A growing patchwork of state pay transparency laws is placing additional requirements on employers’ hiring practices. As of the date of this blog, five states, as well as the District of Columbia, enacted pay transparency laws requiring employers to disclose salary ranges in job postings, among other things. Furthermore, these general obligations will soon apply to certain federal contractors. On January 30, 2024, the Federal Acquisition Regulatory Council (the FAR Council) issued a proposed rule requiring federal contractors to disclose expected salary ranges in job postings as part of the Biden administration’s heightened efforts to boost pay equity. As many employers and contractors operate in multiple jurisdictions, it is especially important to remain apprised of the increasing obligations in the pay transparency world. Below, PilieroMazza provides a brief review of both the recent D.C. legislation and the FAR Council’s proposed rule.
District of Columbia
On January 12, 2024, D.C. Mayor Muriel Bowser signed the Wage Transparency Omnibus Amendment Act of 2023 (Act). The legislation is currently in a 30-day congressional review period in which Congress may vote to overrule it. Assuming there is no veto vote, the legislation is drafted to go into effect on June 30, 2024.
The law requires D.C. employers to:
- provide the minimum and maximum projected salary or hourly pay in all D.C. job listings and position descriptions advertised; and
- disclose to prospective employees the existence of healthcare benefits that employees may receive before the first interview.
The new law also expands on protections regarding employee pay history. Specifically, D.C. employers are now prohibited from screening prospective employees based on their salary history and from asking the prospective employee’s prior employer for the candidate’s wage history. Employers are also prohibited from retaliating against employees who discuss their compensation. Covered employers must post a notice to employees of their rights under the Act.
The D.C. pay transparency law is similar to other state laws recently enacted over the past several years, requiring employers to post salary ranges in job postings, among other things. States with current effective laws include California, Colorado, New York, Washington, and Hawaii—and a new law is set to take effect in Illinois next year. Several other states, such as Massachusetts, are pushing to pass comparable legislation.
FAR Proposed Rule
The FAR Council’s proposed rule will be open for public comment for 60 days and will be published in the Federal Register on or about April 1. The Department of Labor’s Office of Federal Contract Compliance Programs, which enforces contractors’ affirmative action and nondiscrimination obligations, is expected to issue guidance to clarify existing protections to prevent hiring or pay bias.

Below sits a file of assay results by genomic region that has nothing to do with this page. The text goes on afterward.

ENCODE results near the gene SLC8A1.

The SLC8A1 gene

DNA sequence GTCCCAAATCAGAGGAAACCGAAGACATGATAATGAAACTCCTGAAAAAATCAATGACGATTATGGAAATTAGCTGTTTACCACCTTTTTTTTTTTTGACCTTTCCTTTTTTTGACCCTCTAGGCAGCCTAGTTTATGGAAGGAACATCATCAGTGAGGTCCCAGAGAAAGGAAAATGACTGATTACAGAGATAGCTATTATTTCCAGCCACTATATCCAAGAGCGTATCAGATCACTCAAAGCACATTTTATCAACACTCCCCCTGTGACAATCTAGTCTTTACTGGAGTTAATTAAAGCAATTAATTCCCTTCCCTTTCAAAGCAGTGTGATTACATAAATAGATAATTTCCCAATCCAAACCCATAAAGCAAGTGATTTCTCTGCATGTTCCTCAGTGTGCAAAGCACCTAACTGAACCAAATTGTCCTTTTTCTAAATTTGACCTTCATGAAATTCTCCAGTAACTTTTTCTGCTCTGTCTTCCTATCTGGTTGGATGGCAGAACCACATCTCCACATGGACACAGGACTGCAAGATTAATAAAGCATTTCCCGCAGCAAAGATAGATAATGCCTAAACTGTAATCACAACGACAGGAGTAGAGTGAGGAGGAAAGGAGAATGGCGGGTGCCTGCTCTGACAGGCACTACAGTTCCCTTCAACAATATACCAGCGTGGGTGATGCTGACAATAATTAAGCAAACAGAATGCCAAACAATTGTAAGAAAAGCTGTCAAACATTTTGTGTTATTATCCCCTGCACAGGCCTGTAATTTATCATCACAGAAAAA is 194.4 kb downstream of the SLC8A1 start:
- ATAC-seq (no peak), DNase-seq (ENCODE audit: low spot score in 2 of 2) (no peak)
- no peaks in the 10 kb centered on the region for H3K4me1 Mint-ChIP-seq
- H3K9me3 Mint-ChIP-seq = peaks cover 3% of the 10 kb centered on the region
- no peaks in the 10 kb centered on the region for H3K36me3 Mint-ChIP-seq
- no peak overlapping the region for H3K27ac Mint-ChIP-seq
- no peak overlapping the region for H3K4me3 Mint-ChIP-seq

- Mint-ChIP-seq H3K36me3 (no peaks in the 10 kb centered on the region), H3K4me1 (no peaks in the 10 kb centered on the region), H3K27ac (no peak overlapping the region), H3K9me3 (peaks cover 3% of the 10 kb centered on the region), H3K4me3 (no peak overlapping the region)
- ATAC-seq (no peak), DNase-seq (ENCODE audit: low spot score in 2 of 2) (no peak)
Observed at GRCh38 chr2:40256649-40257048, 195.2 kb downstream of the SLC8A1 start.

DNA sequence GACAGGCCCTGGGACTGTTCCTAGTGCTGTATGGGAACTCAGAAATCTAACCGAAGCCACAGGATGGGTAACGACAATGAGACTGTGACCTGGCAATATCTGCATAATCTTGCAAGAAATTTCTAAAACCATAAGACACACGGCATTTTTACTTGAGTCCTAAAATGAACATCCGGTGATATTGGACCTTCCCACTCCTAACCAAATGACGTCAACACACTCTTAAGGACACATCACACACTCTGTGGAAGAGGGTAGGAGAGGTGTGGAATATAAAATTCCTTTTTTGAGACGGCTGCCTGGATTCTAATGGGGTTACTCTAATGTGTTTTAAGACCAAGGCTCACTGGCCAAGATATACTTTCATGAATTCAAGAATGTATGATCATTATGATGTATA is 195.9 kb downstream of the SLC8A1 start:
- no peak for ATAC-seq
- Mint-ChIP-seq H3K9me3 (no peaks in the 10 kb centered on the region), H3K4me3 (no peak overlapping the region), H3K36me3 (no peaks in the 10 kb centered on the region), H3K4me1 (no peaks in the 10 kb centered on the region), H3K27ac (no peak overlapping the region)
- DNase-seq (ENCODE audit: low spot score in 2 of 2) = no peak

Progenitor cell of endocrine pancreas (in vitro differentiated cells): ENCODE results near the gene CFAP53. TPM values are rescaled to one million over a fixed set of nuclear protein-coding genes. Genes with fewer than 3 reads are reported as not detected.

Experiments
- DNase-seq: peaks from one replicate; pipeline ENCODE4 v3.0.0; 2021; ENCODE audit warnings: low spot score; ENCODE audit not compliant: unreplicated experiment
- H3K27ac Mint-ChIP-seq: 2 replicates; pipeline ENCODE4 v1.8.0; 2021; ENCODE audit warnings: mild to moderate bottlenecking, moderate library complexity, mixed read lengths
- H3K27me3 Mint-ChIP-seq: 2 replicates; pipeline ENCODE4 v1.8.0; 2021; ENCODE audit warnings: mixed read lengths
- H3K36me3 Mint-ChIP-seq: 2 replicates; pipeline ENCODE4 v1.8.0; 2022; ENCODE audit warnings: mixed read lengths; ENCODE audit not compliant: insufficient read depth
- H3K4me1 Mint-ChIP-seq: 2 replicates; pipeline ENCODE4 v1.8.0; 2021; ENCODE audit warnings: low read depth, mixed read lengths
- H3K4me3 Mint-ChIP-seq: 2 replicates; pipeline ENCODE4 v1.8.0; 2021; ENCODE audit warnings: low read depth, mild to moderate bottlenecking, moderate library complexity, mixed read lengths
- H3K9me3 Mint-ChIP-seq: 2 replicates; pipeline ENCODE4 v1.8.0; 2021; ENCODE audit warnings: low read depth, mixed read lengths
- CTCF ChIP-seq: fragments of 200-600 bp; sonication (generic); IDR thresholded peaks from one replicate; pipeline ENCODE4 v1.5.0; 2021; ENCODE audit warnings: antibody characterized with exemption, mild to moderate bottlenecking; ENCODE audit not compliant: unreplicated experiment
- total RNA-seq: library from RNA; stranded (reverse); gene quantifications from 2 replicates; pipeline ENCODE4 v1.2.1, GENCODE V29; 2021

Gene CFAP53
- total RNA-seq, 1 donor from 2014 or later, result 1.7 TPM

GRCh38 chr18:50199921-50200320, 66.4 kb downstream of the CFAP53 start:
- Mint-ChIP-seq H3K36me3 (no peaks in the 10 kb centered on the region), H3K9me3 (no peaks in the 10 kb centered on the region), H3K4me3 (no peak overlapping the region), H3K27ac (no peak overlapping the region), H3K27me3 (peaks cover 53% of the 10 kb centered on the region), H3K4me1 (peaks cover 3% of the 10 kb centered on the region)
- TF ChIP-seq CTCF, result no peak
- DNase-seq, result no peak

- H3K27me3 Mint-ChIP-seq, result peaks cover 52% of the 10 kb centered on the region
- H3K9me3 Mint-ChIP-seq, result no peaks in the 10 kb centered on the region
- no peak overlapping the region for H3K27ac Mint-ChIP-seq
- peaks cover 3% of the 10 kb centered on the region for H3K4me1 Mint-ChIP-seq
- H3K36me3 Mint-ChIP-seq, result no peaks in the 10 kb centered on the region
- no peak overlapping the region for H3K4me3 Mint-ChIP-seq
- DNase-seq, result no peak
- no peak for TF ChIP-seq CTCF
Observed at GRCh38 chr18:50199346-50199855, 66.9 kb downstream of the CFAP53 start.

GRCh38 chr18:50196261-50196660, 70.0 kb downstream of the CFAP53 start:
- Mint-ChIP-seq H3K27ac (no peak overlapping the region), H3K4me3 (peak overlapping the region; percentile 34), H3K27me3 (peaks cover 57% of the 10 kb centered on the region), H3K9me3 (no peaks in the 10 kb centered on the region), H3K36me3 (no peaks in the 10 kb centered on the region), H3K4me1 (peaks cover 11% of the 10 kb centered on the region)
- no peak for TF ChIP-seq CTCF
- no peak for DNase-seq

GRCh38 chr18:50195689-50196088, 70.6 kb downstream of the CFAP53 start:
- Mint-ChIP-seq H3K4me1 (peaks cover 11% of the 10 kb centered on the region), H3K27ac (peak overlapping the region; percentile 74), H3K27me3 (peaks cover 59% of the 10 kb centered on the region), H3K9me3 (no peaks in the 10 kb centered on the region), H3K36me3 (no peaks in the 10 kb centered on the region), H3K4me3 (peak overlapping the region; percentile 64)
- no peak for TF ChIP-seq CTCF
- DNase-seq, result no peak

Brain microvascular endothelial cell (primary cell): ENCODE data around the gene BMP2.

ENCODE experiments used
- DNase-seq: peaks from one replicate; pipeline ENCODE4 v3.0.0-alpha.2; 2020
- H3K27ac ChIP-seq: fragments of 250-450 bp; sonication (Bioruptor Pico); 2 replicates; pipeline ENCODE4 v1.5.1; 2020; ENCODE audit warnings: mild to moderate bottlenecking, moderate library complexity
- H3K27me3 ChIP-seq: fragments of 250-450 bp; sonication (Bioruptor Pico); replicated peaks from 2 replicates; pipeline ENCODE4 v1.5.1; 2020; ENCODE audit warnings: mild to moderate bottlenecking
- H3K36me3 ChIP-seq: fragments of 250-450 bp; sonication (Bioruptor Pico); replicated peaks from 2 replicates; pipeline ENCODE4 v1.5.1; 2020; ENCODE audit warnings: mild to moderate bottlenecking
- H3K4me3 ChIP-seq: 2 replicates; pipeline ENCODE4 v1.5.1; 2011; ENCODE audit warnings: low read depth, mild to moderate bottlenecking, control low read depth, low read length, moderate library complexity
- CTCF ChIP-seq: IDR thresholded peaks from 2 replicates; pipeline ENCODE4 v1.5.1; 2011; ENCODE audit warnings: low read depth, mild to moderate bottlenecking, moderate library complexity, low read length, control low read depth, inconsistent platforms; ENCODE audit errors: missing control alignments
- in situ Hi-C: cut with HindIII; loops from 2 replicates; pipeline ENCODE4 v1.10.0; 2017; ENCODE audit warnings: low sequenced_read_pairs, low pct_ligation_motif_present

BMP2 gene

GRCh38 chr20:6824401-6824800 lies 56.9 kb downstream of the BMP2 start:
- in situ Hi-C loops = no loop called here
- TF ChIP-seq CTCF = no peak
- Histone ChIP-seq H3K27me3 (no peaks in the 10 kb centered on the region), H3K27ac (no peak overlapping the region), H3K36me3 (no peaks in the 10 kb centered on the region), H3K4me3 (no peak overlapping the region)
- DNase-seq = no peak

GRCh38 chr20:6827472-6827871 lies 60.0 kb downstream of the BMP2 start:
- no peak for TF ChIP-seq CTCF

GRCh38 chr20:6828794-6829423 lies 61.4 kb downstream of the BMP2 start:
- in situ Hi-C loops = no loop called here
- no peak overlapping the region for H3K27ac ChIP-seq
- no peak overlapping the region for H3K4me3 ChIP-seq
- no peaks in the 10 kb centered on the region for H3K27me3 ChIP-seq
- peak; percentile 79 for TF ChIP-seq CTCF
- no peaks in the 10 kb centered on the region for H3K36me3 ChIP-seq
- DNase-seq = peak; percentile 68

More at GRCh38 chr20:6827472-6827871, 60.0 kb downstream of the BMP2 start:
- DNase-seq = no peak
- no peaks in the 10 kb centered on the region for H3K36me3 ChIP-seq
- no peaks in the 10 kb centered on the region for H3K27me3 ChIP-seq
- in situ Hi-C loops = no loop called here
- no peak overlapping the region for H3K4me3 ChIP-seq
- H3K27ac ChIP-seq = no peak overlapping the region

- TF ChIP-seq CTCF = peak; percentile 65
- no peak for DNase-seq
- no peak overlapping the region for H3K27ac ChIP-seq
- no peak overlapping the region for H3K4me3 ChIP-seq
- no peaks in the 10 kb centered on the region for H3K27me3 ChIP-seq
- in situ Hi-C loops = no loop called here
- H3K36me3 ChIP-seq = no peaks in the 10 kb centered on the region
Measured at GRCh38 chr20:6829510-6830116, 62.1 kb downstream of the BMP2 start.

The proposed rule would apply to all contracts and subcontracts with a principal place of performance within the United States and its outlying areas. As of now, the rule does not include a carve-out for acquisitions at or below the Simplified Acquisition Threshold, or acquisitions for commercial products and commercial services.
The rule shares many similarities with other pay transparency laws. By way of example, the proposed rule requires covered federal contractors to:
- disclose the compensation being offered to hired applicants in all job postings to perform work on or in connection with the contract;
- disclose a general description of the benefits and other forms of compensation applicable to the job opportunity; and
- provide applicants with a notice of their rights as either part of the job announcement or application process.
Similar to the D.C. law, the proposed rule also prohibits contractors from seeking an applicant’s compensation history either directly or indirectly.
Given the ever-increasing number of states enacting pay transparency laws, as well as efforts on the federal level, it is vital employers and federal contractors stay atop of the new requirements to ensure compliance. Should you need any assistance with navigating these laws, especially as a multi-state employer with federal contracts, please contact the authors of this blog Sarah Nash, Sara Strosser, or another member of PilieroMazza’s Labor & Employment Group.
Looking for practical insights on gaining a competitive advantage through a deeper understanding of the government’s compliance requirements? Check out PilieroMazza’s podcasts “GovCon Live!” and “Clocking in with PilieroMazza.”